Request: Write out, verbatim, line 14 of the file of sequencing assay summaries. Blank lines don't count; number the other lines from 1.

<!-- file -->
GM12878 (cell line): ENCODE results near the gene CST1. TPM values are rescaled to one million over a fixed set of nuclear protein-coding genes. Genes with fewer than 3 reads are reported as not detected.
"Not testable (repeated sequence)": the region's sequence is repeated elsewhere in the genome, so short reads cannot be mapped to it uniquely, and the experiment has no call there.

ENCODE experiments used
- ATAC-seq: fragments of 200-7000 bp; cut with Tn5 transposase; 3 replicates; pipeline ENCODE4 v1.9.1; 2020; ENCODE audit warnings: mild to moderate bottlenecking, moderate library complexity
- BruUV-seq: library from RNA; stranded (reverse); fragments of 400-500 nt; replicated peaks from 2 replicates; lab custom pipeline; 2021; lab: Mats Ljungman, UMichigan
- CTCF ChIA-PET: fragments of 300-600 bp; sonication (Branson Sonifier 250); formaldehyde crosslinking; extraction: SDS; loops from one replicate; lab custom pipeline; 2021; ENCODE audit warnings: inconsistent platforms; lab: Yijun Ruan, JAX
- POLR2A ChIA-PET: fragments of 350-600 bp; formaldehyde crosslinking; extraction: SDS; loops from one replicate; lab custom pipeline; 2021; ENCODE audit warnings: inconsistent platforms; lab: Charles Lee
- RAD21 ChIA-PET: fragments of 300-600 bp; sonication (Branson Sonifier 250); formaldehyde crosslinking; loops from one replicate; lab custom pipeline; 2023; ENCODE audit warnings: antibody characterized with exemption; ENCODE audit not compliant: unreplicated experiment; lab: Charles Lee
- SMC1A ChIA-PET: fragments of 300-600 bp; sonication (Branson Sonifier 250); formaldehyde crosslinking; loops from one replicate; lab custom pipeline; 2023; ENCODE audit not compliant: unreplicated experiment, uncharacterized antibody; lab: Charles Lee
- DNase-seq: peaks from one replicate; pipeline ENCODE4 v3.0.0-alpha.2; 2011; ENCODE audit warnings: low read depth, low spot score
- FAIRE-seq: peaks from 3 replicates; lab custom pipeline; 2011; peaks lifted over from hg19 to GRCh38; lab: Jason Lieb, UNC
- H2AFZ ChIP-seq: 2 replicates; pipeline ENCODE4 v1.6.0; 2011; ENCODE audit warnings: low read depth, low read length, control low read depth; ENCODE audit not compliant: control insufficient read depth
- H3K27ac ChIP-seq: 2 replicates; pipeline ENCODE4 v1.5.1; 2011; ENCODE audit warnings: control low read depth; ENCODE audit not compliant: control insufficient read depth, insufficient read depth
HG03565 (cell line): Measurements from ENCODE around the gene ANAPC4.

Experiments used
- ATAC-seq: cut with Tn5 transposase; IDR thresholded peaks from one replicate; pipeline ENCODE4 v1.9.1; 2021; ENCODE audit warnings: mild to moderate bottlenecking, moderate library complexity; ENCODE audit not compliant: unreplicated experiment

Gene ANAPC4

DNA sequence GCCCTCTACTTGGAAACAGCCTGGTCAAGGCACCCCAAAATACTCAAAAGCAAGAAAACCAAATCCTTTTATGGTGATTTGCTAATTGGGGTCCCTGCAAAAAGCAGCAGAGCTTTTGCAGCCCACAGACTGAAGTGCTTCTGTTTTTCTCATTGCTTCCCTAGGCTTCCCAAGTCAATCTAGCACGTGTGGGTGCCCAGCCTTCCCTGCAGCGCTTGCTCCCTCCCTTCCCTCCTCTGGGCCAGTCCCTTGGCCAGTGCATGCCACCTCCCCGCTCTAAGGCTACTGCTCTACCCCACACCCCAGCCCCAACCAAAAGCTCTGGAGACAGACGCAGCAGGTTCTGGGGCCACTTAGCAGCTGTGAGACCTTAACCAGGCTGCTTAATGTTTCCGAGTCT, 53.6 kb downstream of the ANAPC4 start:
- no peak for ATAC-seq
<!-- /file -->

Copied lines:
HG03565 (cell line): Measurements from ENCODE around the gene ANAPC4.